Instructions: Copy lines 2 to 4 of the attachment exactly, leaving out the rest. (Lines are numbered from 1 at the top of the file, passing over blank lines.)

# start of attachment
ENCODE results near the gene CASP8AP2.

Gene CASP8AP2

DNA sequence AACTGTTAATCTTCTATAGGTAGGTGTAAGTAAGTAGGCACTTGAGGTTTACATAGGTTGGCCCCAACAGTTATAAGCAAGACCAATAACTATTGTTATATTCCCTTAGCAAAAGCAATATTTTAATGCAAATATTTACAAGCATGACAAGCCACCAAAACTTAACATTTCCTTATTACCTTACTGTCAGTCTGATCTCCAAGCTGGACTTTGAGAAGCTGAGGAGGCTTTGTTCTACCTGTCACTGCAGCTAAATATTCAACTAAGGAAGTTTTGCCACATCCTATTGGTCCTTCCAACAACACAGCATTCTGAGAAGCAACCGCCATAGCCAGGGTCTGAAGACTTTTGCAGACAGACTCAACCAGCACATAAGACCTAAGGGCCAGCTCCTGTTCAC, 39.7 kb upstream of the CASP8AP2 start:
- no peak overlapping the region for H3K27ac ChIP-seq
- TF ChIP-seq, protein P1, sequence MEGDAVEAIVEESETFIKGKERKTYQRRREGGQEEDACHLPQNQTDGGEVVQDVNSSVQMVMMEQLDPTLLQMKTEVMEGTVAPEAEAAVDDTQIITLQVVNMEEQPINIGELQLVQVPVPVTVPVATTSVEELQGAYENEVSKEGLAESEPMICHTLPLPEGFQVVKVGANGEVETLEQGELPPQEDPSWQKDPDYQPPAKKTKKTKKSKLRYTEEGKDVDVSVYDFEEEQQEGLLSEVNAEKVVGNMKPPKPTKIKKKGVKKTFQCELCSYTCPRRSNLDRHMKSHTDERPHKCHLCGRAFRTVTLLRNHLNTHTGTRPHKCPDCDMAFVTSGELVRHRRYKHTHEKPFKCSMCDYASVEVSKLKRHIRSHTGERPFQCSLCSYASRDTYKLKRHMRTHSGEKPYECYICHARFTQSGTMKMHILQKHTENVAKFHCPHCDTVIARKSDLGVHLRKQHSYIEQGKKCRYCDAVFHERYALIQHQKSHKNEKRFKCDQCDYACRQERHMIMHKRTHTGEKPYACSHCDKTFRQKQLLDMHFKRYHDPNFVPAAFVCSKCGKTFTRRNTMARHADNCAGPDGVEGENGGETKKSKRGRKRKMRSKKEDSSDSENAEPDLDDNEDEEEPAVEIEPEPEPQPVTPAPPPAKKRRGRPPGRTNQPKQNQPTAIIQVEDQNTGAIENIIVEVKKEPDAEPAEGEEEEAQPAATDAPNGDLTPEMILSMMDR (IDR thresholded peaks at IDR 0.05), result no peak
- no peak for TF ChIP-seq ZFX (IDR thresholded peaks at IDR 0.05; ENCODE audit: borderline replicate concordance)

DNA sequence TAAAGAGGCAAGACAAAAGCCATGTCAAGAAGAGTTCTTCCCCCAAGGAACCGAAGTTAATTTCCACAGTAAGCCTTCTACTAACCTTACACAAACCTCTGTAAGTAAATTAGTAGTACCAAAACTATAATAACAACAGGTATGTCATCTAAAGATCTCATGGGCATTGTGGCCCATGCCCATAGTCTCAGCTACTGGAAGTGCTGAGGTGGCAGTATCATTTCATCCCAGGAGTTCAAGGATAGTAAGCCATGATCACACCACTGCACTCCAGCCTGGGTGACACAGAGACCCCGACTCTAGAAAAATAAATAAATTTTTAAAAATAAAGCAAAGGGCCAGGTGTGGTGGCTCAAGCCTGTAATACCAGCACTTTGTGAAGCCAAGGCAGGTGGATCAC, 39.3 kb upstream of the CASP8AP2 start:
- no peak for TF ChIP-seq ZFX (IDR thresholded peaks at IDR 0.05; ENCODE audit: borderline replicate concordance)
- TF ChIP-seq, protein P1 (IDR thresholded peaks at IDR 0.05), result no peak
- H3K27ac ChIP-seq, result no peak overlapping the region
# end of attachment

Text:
Gene CASP8AP2

DNA sequence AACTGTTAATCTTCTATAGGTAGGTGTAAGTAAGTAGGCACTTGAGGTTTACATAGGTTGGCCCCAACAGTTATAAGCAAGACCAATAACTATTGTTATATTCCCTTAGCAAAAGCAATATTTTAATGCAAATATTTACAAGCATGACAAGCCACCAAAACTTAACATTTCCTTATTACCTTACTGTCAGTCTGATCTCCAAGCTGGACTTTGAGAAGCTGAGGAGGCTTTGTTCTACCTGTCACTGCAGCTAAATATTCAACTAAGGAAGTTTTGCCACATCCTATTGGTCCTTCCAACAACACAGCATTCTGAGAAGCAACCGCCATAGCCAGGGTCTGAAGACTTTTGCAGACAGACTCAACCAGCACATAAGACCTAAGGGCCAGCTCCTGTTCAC, 39.7 kb upstream of the CASP8AP2 start:
- no peak overlapping the region for H3K27ac ChIP-seq